Here’s toxic recipe when trying to play a game in under three hours:
The Boston Red Sox vs. the Texas Rangers.
David Price vs. Yu Darvish.
At least that combination left no doubt that it would be dark enough for fireworks.
Those at Globe Life Park who survived nine innings in 3 hours, 56 minutes watched as Darvish was knocked around and as the Rangers’ offense again didn’t make enough contact to give themselves a chance.
Other than that, it was a great night.
Here’s some Rangers Reaction from an 11-4 Fourth of July beat down.
1. In watching the Red Sox manage to repeatedly pile up hits against Darvish, one of the most difficult pitchers to repeatedly pile up hits against, perhaps the Rangers’ hitters took note.
It’s pretty amazing the good things that can happen when putting bat to ball.
Bad things can happen, too. Where the ball goes once hit is out of a hitter’s hands.
But an offense will never know without giving it a try.
The Rangers struck out 15 more times against David Price, who had nine, and two relievers.
The inability to put a ball in play proved costly early on, before the Red Sox started to pull away. More and more the offense is starting to again be a liability.
The hitters aren’t going as badly as they did early on. They are actually scoring runs, but those are being overshadowed by, largely, the bullpen’s failures.
The power surge has been welcomed.
But the inability to manufacture runs, to add runs to leads, has become an issue. Even in situations when a sacrifice fly or a grounder to second base is all that’s needed to score, the Rangers seem to come up short.
But too often their part of the order is where rallies go to die. (As I was writing this, Gomez singled to in the eighth, Odor followed with a single and Napoli homered.)
The Red Sox don’t hit a ton of homers, though they’ve picked up their pace. The make a ton of contact, though, and good things can happen when putting bat to ball.
Perhaps the Rangers’ hitters took note.
2. Darvish wasn’t in a state of denial after facing the media, despite his claims that bad luck did him in more than anything else. He said that he wants to be better and needs to find ways to be better.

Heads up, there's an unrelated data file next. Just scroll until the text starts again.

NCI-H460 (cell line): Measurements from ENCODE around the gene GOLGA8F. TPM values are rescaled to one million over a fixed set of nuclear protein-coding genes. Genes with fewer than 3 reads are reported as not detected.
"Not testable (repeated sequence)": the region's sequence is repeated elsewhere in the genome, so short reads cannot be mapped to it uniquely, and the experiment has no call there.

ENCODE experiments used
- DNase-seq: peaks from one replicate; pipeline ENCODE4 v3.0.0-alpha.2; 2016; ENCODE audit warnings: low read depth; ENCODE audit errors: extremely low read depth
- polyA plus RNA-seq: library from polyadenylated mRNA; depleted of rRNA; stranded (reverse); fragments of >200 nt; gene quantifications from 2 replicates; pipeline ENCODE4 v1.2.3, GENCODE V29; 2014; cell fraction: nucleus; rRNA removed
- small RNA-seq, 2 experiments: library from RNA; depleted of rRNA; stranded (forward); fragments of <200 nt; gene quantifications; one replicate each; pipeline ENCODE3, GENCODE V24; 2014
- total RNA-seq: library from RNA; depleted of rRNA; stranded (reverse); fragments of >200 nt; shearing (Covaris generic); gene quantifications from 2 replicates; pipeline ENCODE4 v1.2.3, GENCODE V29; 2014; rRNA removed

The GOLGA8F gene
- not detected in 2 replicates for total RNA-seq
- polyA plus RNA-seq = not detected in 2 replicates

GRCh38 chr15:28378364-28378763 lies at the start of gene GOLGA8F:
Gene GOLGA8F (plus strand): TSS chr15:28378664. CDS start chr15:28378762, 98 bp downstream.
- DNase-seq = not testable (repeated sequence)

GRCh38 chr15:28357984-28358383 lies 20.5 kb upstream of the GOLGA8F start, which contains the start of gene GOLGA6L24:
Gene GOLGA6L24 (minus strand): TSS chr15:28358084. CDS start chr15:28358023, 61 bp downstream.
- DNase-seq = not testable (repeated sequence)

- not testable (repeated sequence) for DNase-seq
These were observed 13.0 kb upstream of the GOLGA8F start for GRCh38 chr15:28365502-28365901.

Pretty accurate assessment.
There were instances where Darvish made quality pitches only to see the ball find a hole or land softly where there weren’t any defenders. There was one that landed where there was a defender, and, naturally, the Red Sox took advantage of the Gomez second-inning misplay.
Darvish walked into the dugout in the fifth after allowing seven runs on 11 hits in 4 1/3 innings. He admitted that his final pitch was a bad one, resulting in a three-run homer to Andrew Benintendi. All he did was go 5 for 5 with six RBI.
Manager Jeff Banister said that only two other balls were hit hard against Darvish.
Darvish has previously said that he wants to be better, taking full accountability after Seattle got him for five runs in five innings June 18. Darvish responded with seven scoreless innings June 23 at Yankee Stadium and six OK innings June 28 at Cleveland.
He’s actually trying to pitch more to contact. What happened against the Red Sox is what can happen to any pitcher who invites his opponent to put the ball in play. Darvish needs to find the middle ground, and he needs to start with strike one.
“I feel like physically I felt pretty good, and I had a good fastball,” he said. “In the next outing, I just want to keep that condition. I want to keep pitching better. I want to get better every time I go out there. Whatever I can do, whatever unique skills, I’d like to do.”
The right-hander will start the first-half finale Sunday. The Rangers could use another Darvish rebound.
3. As Rangers scouts and execs get their first chance to evaluate the club at full strength, or as close as what they thought they would look like during their preseason meetings, the Rangers have gone circling down the drain.
Losers of three straight and 6 of 7, the Rangers are playing like they will be out of realistic playoff contention as the trade deadline nears.
Of course, that’s been said multiple times this season, and the Rangers have found a way to pick themselves off the mat and continue their flirtation with contender status.
But time is not on their side. They probably have 14 games — the last four of the first and the first 10 of the second half — to get moving the other direction.
If they are playing well and showing signs that a breakthrough is imminent, the Rangers won’t be deadline sellers. If not, any of the six impending free agents could be gone by July 31.
Here are three to consider:
Darvish. He would be the top target for contenders, but here’s a catch: He’s not the only high-profile rental who will be available, so he might not fetch the package some are hoping to see.
Jonathan Lucroy. Forget the framing stats and concerns that his defense is sliding. He would be an upgrade for multiple contenders, including the Red Sox.
Napoli. His 18 home runs, his career prowess against left-handers and his nose for winning will likely make contenders take a look.
The others — Gomez, Andrew Cashner and Tyson Ross — might be harder to move along. Each has been on the disabled list this season, and each is being paid handsomely.
Of course, the Rangers have to go in the tank, worse than they appear to be doing now, before the front office pulls the plug. The Rangers might have only 14 games to turn things around.